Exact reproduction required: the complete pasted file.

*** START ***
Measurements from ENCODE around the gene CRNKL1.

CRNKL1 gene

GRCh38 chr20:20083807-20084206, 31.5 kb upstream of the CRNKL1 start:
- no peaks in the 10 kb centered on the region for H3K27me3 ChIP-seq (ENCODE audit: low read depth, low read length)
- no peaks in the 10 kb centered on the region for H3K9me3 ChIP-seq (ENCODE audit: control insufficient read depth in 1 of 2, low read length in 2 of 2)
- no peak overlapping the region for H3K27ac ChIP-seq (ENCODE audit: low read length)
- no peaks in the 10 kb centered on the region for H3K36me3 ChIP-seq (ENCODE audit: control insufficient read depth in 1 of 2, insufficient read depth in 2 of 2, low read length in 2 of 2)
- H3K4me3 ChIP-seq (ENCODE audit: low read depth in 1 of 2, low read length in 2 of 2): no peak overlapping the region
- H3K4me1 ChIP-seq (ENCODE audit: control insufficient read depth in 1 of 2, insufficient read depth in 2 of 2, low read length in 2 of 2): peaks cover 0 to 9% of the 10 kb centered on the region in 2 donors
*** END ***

Measurements from ENCODE around the gene CRNKL1.

CRNKL1 gene

GRCh38 chr20:20083807-20084206, 31.5 kb upstream of the CRNKL1 start:
- no peaks in the 10 kb centered on the region for H3K27me3 ChIP-seq (ENCODE audit: low read depth, low read length)
- no peaks in the 10 kb centered on the region for H3K9me3 ChIP-seq (ENCODE audit: control insufficient read depth in 1 of 2, low read length in 2 of 2)
- no peak overlapping the region for H3K27ac ChIP-seq (ENCODE audit: low read length)
- no peaks in the 10 kb centered on the region for H3K36me3 ChIP-seq (ENCODE audit: control insufficient read depth in 1 of 2, insufficient read depth in 2 of 2, low read length in 2 of 2)
- H3K4me3 ChIP-seq (ENCODE audit: low read depth in 1 of 2, low read length in 2 of 2): no peak overlapping the region
- H3K4me1 ChIP-seq (ENCODE audit: control insufficient read depth in 1 of 2, insufficient read depth in 2 of 2, low read length in 2 of 2): peaks cover 0 to 9% of the 10 kb centered on the region in 2 donors